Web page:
Great books are a source of moral, intellectual, and emotional development.
One unexpected result of reigniting my own love of literature — a love that lay dormant for quite a few years during the early stages of raising babies and toddlers — is that I’m finding myself more attuned to what my own kids are reading. I’ve become more sensitive to the need for my kids to be nurtured by good literature, too.
Many parents are happy if their kids are just reading, period. But there’s a case to be made for guiding them to be selective in what they read. It’s not enough to just read; what they read matters.
I remember my own childhood and the happy companions I found in Winnie the Pooh, Ramona and Beezus, Laura Ingalls, and others. As I explored literature more deeply in college, I was challenged by new ideas, and exposed to fascinating worlds I would never experience in my own life.
Good quality literature — even at the children’s level — can be a great source of moral, intellectual, and even emotional development. The late professor Alan Bloom, in his book The Closing of the American Mind, put it this way:
“The refinement of the mind’s eye that permits it to see the delicate distinctions among men, among their deeds and their motives, and constitutes real taste, is impossible without the assistance of literature in the grand style … It is a complex set of experiences that enables one to say so simply, ‘He is a Scrooge.’ Without literature, no such observations are possible and the fine art of comparison is lost” (pp. 61,64).
With options like Junie B. Jones, Captain Underpants, Barbie Fairy Princess and tween romances vying for our kids’ attention, it’s important to balance these types of selections with richer offerings. It’s true that graphic novels and popular movie-based books can be a good way to get reluctant readers to turn more pages. And reading just for the purpose of sheer entertainment or a good laugh can be a lot of fun. But a great book can offer so much more to a young person — a chance for a bigger worldview, greater sensitivity, and awareness of the diversity of people and life situations. It offers exposure to wild imaginations, as well as an intimate glimpse into the hearts and lives of others beyond our own immediate families.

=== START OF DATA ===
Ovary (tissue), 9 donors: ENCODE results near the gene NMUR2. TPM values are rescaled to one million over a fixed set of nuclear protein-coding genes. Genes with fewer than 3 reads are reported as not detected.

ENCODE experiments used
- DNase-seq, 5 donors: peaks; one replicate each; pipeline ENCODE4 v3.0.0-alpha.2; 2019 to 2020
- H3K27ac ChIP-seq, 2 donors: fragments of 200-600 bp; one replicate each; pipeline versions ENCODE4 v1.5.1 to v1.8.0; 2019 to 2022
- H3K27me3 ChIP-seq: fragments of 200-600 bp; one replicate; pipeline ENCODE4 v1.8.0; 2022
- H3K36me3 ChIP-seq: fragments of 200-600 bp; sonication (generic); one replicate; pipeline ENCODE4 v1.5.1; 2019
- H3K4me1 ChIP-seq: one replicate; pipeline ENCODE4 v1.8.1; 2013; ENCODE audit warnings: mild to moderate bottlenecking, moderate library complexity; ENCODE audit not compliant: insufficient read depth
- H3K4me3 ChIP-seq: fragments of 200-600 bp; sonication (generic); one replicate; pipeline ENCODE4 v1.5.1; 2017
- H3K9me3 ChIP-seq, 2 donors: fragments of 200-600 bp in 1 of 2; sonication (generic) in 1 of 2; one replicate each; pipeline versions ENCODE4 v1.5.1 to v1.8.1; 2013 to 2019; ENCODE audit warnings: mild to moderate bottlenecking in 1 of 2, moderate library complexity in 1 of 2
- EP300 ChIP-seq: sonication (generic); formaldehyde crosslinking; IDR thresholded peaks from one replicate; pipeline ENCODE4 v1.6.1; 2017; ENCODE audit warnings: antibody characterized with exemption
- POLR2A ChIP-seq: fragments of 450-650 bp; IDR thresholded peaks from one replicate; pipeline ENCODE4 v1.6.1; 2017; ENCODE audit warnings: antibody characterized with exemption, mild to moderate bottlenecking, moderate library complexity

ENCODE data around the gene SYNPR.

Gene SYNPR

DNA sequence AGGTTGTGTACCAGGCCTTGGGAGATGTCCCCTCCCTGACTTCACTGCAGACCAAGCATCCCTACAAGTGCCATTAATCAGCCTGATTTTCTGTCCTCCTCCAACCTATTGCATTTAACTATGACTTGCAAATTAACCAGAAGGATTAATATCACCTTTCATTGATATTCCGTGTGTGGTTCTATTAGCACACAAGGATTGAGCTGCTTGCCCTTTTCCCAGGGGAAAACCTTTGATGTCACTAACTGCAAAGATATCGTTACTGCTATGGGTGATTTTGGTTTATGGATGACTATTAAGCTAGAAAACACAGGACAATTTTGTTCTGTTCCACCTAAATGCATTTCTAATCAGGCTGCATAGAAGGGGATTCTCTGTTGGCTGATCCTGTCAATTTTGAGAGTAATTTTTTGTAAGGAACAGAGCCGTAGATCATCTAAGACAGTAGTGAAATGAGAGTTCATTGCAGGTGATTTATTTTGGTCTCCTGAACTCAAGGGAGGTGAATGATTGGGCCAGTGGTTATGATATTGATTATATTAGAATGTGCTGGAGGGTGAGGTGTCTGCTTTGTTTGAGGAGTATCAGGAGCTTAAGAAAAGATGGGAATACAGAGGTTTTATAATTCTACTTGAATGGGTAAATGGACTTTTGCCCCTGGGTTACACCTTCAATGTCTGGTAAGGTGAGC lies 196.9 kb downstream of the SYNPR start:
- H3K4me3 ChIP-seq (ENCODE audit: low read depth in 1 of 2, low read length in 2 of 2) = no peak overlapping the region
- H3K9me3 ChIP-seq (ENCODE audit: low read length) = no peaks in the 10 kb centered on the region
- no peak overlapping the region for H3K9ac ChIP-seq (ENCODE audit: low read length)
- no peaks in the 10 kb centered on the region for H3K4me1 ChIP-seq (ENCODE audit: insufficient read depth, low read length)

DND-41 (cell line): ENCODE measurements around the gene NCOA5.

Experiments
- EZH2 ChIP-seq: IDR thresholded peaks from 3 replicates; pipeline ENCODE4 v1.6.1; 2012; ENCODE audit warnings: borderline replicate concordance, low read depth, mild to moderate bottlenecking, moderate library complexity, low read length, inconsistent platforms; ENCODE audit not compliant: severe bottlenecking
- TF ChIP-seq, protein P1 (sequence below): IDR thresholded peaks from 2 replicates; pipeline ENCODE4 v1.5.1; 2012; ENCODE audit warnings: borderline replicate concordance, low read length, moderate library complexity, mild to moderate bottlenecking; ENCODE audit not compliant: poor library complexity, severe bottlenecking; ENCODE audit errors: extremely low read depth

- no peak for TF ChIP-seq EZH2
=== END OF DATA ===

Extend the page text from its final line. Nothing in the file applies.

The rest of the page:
Older kids and teens may resist attempts to read what mom or dad wants them to. (A great reason to introduce quality titles early on!) But even then, I think it’s worth trying to encourage some good titles. The right book at the right time can be life-changing.
My 14-year-old and I participated in a “mom & me” book club last summer, where I picked a title for us both to read, and then she picked one. She read Pride and Prejudice. I read The Hunger Games. The experience of just reading the same book and being able to discuss it together was enjoyable and strengthened our bond. She expanded her literary tastes, and I got a better understanding of what she’s drawn to. At any age, sharing the experience of a good book together with a child gives fuel for great conversation. Reading it aloud together is even better.
One of the perks of parenting is that you get to revisit old loved stories alongside your kids, and come to love new ones too! If you’re wondering how to find more great options for age-appropriate children’s books, there are some good resources available. Gladys Hunt’s beautiful Honey for a Child’s Heart and Honey for a Teen’s Heart, Vigen Guroian’s Tending the Heart of Virtue, and William Kilpatrick’s Books that Build Character offer many suggestions.
Many more book recommendations, and reviews, can be found on the websites listed below:
Read more: 3 Ways that reading benefits your brain
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